Cybercrime costs up to $500 bn: study

July 22, 2013
A delegate works on a tablet computer at the Conference on Cyberspace in London on November 1, 2011. Cybercrime costs the global economy between $100 billion and $500 billion annually, according to a study which acknowledged more data is needed for precise estimates.

Cybercrime costs the global economy between $100 billion and $500 billion annually, according to a study released Monday which acknowledged more data is needed for precise estimates.

The study by the McAfee and the Center for Strategic and International Studies said the US economy loses some $100 billion to and cyber espionage, including loss of key business data and intellectual property.

The estimate is lower than some earlier reports which put the costs as high as $1 trillion, but study authors said it was a matter of narrowing the range of damage from .

"It will always be a range," said James Lewis, a CSIS scholar on and co-author of the report.

"The data is either sparse or distorted."

But Lewis said the report offers a better way to compare the cost of cybercrime to other types of risks such as or other types of theft.

"We believe the CSIS report is the first to use actual economic modeling to build out the figures for the losses attributable to malicious cyber activity," said Mike Fey, chief technology officer at McAfee.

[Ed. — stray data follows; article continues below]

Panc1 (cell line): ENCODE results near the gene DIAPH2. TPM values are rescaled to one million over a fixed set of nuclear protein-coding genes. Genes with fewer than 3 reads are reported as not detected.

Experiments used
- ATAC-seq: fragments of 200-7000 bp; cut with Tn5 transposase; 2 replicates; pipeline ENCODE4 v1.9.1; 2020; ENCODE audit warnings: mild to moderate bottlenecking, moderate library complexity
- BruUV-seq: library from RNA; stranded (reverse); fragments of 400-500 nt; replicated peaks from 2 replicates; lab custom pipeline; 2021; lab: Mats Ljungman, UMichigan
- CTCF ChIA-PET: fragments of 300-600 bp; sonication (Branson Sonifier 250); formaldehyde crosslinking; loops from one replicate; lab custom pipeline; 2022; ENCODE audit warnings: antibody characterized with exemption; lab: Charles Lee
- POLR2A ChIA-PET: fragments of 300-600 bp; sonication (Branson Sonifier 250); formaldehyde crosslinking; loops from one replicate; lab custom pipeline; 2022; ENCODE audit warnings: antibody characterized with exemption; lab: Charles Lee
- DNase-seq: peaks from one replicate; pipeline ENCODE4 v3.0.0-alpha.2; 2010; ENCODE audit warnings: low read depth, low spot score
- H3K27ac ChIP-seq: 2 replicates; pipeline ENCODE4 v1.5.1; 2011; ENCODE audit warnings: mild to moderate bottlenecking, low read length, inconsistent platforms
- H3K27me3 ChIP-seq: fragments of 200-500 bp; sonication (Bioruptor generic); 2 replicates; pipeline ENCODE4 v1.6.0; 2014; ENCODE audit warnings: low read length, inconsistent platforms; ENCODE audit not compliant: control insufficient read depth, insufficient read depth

"Other estimates have been bandied about for years, but no one has put any rigor behind the effort."

The report said the impact of cybercrime includes loss of intellectual property and confidential information; reduced trust for online activities; additional costs for security, insurance and recovery; and damage to reputations.

Lewis said the impact on business could translate into the loss of as many as 508,000 jobs in the United States, based on a government formula for the ratio of exports to US jobs.

"The raw numbers might tell just part of the story," he said.

"The effect of the net loss of jobs could be small, but if a good portion of these jobs were high-end manufacturing jobs that moved overseas because of intellectual property losses, the effect could be wide ranging."

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